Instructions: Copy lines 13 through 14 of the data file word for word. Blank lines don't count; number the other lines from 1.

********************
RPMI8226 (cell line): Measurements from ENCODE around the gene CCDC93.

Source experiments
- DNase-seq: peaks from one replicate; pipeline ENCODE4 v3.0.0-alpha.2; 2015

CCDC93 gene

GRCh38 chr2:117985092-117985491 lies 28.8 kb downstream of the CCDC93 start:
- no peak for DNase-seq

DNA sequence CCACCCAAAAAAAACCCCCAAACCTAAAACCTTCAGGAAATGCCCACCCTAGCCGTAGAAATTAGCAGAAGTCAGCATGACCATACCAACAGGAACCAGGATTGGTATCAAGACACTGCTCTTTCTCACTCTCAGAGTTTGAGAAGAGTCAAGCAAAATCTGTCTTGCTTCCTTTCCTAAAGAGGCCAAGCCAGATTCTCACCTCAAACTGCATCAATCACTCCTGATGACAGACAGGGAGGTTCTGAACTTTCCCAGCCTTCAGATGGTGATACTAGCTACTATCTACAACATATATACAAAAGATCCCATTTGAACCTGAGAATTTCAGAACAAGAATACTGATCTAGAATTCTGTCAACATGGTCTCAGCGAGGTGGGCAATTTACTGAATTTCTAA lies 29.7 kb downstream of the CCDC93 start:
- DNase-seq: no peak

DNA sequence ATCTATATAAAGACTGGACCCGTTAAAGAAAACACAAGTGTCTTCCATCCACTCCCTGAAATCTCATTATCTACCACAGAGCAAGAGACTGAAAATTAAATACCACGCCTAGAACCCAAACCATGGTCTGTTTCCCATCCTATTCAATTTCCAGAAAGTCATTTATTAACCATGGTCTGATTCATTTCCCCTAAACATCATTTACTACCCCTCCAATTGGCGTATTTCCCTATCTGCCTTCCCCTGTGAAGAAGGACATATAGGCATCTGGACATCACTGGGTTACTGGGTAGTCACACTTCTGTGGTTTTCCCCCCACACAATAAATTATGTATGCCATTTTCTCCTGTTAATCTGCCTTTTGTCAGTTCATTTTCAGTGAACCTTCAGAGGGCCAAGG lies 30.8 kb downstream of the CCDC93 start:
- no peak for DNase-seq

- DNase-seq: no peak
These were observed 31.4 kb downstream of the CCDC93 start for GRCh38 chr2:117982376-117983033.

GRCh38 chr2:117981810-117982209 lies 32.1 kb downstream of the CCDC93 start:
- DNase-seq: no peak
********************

GRCh38 chr2:117981810-117982209 lies 32.1 kb downstream of the CCDC93 start:
- DNase-seq: no peak